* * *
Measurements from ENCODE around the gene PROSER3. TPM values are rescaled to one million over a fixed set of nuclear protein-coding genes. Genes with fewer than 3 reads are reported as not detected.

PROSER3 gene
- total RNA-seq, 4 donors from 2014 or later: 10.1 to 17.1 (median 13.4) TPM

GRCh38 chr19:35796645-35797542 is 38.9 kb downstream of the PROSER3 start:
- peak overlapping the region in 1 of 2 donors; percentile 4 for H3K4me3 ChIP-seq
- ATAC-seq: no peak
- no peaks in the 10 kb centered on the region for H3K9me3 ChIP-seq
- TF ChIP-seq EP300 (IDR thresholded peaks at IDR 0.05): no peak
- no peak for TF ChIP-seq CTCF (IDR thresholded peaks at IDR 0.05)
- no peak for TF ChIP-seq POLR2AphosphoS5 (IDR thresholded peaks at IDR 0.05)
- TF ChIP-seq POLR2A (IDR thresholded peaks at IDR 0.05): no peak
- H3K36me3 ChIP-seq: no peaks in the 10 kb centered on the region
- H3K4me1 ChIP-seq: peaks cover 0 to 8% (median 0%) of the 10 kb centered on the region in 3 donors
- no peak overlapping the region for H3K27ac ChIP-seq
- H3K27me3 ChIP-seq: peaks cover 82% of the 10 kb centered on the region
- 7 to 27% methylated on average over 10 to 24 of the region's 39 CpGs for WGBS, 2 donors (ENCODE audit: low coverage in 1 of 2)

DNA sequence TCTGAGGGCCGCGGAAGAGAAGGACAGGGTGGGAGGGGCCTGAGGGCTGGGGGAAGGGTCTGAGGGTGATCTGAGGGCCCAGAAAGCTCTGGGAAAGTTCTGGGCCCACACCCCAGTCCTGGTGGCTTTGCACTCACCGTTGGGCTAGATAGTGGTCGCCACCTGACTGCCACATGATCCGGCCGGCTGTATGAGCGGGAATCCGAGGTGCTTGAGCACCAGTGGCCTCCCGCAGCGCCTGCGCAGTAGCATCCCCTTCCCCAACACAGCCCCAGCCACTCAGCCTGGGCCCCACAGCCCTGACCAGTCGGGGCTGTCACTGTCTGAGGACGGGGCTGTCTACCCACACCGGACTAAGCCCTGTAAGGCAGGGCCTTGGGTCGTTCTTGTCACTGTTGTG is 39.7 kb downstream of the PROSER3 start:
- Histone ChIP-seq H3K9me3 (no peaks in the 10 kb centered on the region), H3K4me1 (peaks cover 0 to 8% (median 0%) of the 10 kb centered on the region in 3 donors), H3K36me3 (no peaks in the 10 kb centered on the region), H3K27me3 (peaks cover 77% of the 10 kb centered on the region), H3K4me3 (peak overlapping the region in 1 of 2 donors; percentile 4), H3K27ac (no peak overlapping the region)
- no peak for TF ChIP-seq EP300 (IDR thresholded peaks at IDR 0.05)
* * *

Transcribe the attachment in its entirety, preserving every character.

Measurements from ENCODE around the gene PROSER3. TPM values are rescaled to one million over a fixed set of nuclear protein-coding genes. Genes with fewer than 3 reads are reported as not detected.

PROSER3 gene
- total RNA-seq, 4 donors from 2014 or later: 10.1 to 17.1 (median 13.4) TPM

GRCh38 chr19:35796645-35797542 is 38.9 kb downstream of the PROSER3 start:
- peak overlapping the region in 1 of 2 donors; percentile 4 for H3K4me3 ChIP-seq
- ATAC-seq: no peak
- no peaks in the 10 kb centered on the region for H3K9me3 ChIP-seq
- TF ChIP-seq EP300 (IDR thresholded peaks at IDR 0.05): no peak
- no peak for TF ChIP-seq CTCF (IDR thresholded peaks at IDR 0.05)
- no peak for TF ChIP-seq POLR2AphosphoS5 (IDR thresholded peaks at IDR 0.05)
- TF ChIP-seq POLR2A (IDR thresholded peaks at IDR 0.05): no peak
- H3K36me3 ChIP-seq: no peaks in the 10 kb centered on the region
- H3K4me1 ChIP-seq: peaks cover 0 to 8% (median 0%) of the 10 kb centered on the region in 3 donors
- no peak overlapping the region for H3K27ac ChIP-seq
- H3K27me3 ChIP-seq: peaks cover 82% of the 10 kb centered on the region
- 7 to 27% methylated on average over 10 to 24 of the region's 39 CpGs for WGBS, 2 donors (ENCODE audit: low coverage in 1 of 2)

DNA sequence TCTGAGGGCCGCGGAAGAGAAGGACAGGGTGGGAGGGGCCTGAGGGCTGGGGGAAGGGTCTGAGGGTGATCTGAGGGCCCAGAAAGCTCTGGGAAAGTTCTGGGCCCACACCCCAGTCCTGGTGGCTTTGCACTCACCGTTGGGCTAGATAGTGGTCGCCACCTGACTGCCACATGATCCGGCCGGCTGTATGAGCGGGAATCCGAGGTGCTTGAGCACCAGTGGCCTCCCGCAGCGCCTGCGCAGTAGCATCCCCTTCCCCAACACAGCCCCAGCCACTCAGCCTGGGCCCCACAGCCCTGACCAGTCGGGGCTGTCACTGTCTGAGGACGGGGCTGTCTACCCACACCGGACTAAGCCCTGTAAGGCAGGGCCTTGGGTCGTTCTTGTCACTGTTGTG is 39.7 kb downstream of the PROSER3 start:
- Histone ChIP-seq H3K9me3 (no peaks in the 10 kb centered on the region), H3K4me1 (peaks cover 0 to 8% (median 0%) of the 10 kb centered on the region in 3 donors), H3K36me3 (no peaks in the 10 kb centered on the region), H3K27me3 (peaks cover 77% of the 10 kb centered on the region), H3K4me3 (peak overlapping the region in 1 of 2 donors; percentile 4), H3K27ac (no peak overlapping the region)
- no peak for TF ChIP-seq EP300 (IDR thresholded peaks at IDR 0.05)